The smell of the grease paint. The roar of the crowd. It’s the lure that drives actors around the world. Well, maybe not the grease paint. We’ve evolved to BenNye and Clarisonics to clean our faces now. But the principle still remains.
That drive to be under those stage lights and to hear the audience applaud is what keeps us going. When your housing is questionable, your bank account is low, and you don’t know where your next gig is, wanting to get back out onto that stage keeps you going.
I’m one of the strange actors. After a big production number, I don’t really hear the clapping. I hear laughter and applause in the curtain call, sure, but I don’t base everything I feel off of how loud the audience is being. I see people standing for an ovation or picking their nose, but I hardly ever notice how loud the applause actually is.
But there was one exception. When I was on tour, we played a big house. A really big house. The whole show the other actors were talking about what a great audience we had. It felt like a good show. There was actual energy coming from the audience, and yes, that is a real thing.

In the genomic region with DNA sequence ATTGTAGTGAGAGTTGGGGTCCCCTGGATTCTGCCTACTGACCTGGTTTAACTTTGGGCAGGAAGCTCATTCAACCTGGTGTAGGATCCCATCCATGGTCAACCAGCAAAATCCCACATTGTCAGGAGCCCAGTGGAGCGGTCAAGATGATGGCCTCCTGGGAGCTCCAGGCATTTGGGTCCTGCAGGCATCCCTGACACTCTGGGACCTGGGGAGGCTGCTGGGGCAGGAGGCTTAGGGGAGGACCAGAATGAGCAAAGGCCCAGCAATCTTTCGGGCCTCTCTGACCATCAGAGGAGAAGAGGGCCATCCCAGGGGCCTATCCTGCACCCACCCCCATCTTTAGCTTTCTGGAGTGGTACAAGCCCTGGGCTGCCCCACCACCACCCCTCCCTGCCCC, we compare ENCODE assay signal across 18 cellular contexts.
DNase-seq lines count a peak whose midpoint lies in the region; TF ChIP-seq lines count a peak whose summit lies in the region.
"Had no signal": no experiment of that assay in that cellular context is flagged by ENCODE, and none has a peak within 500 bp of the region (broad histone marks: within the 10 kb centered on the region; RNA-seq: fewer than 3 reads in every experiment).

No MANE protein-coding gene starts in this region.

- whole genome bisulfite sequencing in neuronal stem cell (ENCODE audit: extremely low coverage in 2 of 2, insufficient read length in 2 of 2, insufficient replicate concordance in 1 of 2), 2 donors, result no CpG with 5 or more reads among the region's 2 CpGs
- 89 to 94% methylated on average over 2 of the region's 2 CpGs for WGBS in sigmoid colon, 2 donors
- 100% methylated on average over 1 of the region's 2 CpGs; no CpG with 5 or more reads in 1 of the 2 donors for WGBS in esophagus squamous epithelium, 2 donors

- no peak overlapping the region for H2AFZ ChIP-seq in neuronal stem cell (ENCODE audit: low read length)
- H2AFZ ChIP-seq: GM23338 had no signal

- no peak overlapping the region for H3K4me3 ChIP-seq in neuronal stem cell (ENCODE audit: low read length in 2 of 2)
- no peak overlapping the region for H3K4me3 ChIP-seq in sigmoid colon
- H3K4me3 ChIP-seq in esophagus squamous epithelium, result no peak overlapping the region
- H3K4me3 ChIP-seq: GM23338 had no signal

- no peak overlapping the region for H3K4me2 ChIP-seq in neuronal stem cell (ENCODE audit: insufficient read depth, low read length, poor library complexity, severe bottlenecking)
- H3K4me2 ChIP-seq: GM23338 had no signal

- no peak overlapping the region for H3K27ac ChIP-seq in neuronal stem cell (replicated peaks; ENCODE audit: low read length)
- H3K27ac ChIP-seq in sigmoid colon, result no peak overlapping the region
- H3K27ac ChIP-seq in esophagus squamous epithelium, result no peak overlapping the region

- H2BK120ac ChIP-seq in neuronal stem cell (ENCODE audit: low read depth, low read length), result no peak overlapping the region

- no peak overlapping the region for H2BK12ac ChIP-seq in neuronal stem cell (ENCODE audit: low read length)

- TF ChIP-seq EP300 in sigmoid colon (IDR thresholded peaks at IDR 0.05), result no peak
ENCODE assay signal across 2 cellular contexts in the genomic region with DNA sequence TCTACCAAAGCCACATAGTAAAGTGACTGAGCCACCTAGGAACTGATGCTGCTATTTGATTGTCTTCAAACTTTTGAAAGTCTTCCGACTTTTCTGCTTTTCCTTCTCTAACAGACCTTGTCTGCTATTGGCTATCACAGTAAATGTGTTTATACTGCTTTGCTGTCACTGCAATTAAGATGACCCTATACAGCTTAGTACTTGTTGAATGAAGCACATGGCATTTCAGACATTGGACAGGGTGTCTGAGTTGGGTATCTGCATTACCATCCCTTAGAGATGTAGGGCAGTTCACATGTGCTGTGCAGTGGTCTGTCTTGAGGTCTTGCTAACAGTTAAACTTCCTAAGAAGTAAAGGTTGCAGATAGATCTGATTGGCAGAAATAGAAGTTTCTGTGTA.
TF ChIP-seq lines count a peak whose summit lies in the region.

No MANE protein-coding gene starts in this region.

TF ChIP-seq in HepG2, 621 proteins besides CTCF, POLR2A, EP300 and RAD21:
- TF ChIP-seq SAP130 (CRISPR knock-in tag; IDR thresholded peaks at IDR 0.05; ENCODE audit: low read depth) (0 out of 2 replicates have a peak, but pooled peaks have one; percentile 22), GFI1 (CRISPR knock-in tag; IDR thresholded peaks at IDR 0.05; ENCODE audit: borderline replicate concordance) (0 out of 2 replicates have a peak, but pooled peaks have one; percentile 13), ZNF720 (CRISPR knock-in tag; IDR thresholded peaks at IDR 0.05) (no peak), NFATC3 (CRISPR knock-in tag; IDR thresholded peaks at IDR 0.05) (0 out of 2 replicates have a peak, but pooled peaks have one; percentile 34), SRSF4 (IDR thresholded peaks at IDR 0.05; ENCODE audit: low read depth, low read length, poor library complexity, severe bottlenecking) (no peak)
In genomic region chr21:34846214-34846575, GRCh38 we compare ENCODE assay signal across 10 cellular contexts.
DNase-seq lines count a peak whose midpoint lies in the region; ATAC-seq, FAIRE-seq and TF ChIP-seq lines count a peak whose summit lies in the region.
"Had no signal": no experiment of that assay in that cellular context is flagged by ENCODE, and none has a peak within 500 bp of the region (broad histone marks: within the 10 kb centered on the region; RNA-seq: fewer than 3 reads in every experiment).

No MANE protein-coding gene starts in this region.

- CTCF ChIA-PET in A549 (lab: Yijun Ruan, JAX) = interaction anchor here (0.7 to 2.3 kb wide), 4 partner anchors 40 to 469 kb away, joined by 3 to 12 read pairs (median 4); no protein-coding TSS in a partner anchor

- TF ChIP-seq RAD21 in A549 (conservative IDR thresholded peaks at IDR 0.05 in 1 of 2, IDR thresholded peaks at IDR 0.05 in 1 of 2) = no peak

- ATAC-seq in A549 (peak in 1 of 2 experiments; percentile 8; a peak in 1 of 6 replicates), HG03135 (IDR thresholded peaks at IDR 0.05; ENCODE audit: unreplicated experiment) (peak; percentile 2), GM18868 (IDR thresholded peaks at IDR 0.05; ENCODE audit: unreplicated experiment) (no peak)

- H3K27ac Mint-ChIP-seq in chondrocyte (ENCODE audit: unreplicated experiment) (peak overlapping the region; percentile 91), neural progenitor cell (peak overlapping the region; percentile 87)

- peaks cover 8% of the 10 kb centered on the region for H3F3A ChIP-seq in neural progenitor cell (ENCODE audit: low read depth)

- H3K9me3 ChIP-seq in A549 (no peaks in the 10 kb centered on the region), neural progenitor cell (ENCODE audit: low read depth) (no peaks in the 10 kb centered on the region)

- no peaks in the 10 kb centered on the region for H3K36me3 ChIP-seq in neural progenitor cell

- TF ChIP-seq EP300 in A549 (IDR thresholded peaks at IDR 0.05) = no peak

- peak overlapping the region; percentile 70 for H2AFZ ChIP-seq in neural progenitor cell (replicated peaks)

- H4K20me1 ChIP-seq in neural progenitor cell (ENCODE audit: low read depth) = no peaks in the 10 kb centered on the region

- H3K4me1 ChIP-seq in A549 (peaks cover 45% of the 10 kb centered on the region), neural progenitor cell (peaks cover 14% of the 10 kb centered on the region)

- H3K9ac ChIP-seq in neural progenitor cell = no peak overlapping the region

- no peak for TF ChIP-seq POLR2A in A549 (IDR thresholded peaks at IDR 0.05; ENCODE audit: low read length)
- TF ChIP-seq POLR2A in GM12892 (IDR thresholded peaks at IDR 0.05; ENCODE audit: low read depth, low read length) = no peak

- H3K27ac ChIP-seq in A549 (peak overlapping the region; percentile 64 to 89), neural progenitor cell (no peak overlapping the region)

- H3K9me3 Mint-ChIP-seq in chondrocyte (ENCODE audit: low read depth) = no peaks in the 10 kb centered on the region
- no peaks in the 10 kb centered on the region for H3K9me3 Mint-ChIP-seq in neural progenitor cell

But it just felt like a good show like any other good show. Until we got to the curtain call. When we were done bowing, the curtains were supposed to close in front of us. But for some reason there was a missed call between the lighting board and the curtain puller. The house lights came up before the curtain was all the way closed. And the entire cast got to see 2,200 people standing up cheering and clapping for us.
It was inspiring, humbling, and incredible. To see that many people appreciating what we do. To know that all the work we’d done for the past few hours actually affected people, and all the years of training before that actually did us some good.
It makes being broke, tired, and transient worth it.